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Hard work and few jingles make for a Carmelite Christmas

Blog | By Sister Teresa | Dec 10, 2019

A Carmelite Christmas is something that a few people envy us, but it would be a mistake to think it is a form of escape from activity. It entails a good deal of hard work, less sleep, longer hours in prayer and some stress. We miss out on Oxford Street, ‘Jingle Bells’, decorations being put up too early (they don’t come out here till Christmas Eve) and the writing of duty thank-you letters for unwanted presents. What we gain is silence and the time to think about the enormity of what is being celebrated. This is the way we choose to spend our Christmases – it is not imposed on us, nor is it possible to take it away, for all of which we are truly grateful.

The Christmas season begins on the first Sunday of Advent: many of the Old Testament readings come from the very best of Isaiah, and there is a strong feeling of anticipation in the weeks leading up to the Nativity as the promise given in the Old Testament is about to be fulfilled in the New. The promise is the birth of Jesus Christ – the greatest present the world has ever been given. The missing out on this greatness is one of the saddest features of modern times, with even the most important elements of Christian faith being neglected. But if one allows oneself to concentrate, then the opening words of Philipp Nicolai’s hymn at Midnight Mass should stir the most faint-hearted:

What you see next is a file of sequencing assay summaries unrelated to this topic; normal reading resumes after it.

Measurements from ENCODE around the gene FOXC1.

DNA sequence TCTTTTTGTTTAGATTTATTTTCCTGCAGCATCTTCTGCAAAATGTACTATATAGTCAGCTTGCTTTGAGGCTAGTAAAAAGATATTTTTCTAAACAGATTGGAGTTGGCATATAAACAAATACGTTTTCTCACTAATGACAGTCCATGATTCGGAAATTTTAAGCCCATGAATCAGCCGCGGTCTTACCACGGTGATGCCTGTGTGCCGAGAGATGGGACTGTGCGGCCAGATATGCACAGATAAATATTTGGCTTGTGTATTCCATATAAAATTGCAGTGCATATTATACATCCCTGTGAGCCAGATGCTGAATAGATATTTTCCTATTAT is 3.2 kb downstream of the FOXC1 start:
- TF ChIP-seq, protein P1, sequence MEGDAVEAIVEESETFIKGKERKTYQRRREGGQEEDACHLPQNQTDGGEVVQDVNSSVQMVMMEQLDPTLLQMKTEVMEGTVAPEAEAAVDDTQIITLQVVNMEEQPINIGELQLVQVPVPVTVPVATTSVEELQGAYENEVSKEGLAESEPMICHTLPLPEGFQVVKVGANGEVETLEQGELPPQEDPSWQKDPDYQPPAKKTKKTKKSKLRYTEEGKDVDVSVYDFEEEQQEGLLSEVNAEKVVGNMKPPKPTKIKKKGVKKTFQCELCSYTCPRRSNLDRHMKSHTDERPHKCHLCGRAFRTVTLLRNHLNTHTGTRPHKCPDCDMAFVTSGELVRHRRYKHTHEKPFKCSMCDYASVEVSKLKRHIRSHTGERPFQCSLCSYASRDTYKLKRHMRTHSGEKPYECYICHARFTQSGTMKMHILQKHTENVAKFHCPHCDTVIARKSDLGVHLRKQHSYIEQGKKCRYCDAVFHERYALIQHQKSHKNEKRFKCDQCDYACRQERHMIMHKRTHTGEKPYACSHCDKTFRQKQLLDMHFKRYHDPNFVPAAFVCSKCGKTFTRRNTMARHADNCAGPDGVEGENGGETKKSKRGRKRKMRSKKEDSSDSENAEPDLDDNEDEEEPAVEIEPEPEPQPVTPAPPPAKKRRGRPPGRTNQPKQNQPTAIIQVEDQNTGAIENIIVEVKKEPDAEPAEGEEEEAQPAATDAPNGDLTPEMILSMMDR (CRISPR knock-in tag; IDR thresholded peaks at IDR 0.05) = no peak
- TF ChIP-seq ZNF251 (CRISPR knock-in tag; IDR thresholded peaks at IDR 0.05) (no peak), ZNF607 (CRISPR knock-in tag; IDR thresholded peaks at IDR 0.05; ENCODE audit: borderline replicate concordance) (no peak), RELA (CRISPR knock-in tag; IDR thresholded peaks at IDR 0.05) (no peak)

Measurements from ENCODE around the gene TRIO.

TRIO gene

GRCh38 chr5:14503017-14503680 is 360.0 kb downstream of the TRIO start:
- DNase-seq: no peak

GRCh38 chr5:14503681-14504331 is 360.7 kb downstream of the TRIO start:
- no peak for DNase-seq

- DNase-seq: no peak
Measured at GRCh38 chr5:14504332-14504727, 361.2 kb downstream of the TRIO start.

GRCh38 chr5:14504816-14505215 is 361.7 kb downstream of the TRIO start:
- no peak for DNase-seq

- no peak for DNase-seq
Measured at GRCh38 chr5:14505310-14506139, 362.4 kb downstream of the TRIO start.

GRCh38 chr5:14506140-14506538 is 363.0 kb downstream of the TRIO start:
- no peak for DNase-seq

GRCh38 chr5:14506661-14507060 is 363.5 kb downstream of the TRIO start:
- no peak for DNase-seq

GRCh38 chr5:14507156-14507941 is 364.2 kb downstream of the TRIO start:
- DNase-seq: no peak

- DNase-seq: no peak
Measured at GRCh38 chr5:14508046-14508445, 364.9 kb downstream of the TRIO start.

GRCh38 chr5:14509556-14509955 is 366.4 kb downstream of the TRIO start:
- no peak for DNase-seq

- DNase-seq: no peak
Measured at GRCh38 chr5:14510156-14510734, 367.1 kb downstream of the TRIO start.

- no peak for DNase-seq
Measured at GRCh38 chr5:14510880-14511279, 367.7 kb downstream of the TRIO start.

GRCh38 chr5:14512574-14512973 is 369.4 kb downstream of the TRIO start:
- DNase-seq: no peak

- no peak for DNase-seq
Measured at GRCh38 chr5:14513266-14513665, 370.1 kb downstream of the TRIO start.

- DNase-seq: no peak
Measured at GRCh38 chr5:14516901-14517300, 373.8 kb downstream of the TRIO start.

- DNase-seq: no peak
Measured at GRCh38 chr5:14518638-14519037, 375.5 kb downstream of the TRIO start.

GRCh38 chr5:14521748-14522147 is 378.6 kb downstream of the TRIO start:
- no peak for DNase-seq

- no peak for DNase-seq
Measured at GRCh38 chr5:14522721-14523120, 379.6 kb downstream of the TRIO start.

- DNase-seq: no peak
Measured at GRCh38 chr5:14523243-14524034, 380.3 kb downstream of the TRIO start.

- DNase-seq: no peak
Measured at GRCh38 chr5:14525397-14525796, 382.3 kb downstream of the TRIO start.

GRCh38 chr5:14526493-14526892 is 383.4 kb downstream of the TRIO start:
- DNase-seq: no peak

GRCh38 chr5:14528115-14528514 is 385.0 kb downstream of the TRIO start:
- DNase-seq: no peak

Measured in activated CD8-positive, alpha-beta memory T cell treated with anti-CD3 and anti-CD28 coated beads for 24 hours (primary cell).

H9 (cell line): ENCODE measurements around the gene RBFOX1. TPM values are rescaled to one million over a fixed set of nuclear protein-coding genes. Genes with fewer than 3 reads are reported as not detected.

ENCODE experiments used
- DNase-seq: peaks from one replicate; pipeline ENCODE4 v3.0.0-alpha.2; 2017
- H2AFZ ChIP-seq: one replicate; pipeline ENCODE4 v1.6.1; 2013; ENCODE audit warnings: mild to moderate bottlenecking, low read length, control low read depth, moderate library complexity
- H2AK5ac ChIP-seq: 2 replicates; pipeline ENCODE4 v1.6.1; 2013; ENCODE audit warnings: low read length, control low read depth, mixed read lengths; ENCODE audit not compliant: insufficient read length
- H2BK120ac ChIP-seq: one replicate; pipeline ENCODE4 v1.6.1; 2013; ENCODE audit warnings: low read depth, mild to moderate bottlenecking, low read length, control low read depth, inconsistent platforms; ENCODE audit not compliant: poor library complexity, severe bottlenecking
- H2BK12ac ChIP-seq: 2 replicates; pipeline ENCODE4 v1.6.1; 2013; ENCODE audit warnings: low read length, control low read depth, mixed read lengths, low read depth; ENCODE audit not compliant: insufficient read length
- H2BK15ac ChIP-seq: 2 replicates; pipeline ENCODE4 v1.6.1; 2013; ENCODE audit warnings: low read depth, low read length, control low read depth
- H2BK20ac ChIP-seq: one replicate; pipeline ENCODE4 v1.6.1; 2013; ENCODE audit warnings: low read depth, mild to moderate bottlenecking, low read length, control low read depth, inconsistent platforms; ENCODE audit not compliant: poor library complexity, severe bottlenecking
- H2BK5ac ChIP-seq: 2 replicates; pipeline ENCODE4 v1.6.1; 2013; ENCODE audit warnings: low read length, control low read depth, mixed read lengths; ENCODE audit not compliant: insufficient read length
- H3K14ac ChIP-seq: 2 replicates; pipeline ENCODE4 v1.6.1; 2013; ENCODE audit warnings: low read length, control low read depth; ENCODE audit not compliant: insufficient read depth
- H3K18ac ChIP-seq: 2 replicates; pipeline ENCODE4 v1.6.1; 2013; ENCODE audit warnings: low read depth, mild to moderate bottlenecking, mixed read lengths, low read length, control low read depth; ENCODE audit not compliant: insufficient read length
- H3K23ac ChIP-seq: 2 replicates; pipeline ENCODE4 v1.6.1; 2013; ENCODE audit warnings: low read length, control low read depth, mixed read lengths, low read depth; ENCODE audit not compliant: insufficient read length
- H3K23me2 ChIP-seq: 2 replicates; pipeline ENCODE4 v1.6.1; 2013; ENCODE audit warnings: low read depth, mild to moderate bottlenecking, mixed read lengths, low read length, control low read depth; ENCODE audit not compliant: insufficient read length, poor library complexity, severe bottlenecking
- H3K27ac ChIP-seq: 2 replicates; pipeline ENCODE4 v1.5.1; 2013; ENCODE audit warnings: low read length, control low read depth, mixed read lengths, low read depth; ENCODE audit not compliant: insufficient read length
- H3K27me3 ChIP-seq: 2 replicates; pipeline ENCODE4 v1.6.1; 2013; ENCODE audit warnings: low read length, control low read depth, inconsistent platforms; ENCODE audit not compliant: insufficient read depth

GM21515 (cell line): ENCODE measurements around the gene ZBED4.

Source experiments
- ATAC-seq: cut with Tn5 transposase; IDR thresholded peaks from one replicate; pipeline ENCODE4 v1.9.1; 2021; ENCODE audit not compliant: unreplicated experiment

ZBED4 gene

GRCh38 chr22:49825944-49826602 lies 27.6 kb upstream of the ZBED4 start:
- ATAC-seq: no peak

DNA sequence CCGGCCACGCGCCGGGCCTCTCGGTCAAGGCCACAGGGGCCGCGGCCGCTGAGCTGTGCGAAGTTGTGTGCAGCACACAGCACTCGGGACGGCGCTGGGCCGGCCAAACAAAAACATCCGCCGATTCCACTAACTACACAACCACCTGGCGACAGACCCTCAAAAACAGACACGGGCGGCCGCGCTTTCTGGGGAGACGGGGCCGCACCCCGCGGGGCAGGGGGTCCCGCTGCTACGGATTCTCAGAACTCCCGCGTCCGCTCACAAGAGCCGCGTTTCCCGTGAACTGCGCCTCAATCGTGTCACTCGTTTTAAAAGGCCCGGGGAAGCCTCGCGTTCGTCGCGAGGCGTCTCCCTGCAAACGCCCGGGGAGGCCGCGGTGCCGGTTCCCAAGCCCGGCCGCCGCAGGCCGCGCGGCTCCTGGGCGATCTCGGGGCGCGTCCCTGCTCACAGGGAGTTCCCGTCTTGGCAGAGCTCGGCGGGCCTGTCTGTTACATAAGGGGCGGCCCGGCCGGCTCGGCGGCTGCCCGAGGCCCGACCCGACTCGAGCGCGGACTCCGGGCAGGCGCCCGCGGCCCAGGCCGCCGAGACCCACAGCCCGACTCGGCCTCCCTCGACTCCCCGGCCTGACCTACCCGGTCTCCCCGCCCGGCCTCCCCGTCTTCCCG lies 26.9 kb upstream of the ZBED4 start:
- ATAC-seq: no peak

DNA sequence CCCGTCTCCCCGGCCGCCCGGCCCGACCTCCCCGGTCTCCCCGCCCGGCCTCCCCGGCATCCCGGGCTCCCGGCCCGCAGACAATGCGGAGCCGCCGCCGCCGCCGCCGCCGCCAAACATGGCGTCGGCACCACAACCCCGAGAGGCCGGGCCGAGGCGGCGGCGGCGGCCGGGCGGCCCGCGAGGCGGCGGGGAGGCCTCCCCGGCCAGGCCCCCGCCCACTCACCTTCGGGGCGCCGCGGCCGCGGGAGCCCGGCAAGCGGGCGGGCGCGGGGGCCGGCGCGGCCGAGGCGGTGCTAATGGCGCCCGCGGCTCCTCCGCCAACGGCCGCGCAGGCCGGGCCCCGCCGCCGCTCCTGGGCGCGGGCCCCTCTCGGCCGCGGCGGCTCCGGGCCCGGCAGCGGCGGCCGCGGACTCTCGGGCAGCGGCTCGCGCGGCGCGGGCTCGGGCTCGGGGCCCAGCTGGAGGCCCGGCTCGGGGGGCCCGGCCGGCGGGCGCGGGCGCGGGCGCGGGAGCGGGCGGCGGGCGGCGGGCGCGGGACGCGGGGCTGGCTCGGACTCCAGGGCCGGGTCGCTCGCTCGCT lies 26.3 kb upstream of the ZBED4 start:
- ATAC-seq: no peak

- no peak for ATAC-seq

Wake, O wake! With tidings thrilling

The watchmen all the air are filling,

Arise, Jerusalem, arise!

Childhood Christmases used to be blighted by the thought of Boxing Day and the prospect of being sat at a desk with writing paper and pen. If the present had been nice it was impossible to put one’s gratitude into adequate words and this was shaming, and if nasty, then what was one supposed to say? Last Christmas a very old friend sent me The English Poems of George Herbert, edited by Helen Wilcox and published by the Cambridge University Press. It is the result of a lifetime of scholarship and love of the subject and makes every single word of Herbert’s poetry intelligible. It was the book I had been waiting for since my teens and thanking properly for it was an impossible task. What I did not want to produce instead of a thank-you letter was a dull A-level English essay, so by return of post I wrote ‘Thank you for the lovely book, it was just what I wanted’ (totally true for once), urged my friend to get a copy for himself and quoted the first and last verses of the poem ‘Gratefulness’:

Thou hast given so much to me,

Give one thing more: a grateful heart.

See how thy beggar works on thee by art…

Not thankful, when it pleaseth me;

As if thy blessings had spare days:

But such a heart, whose pulse may be

Thy praise.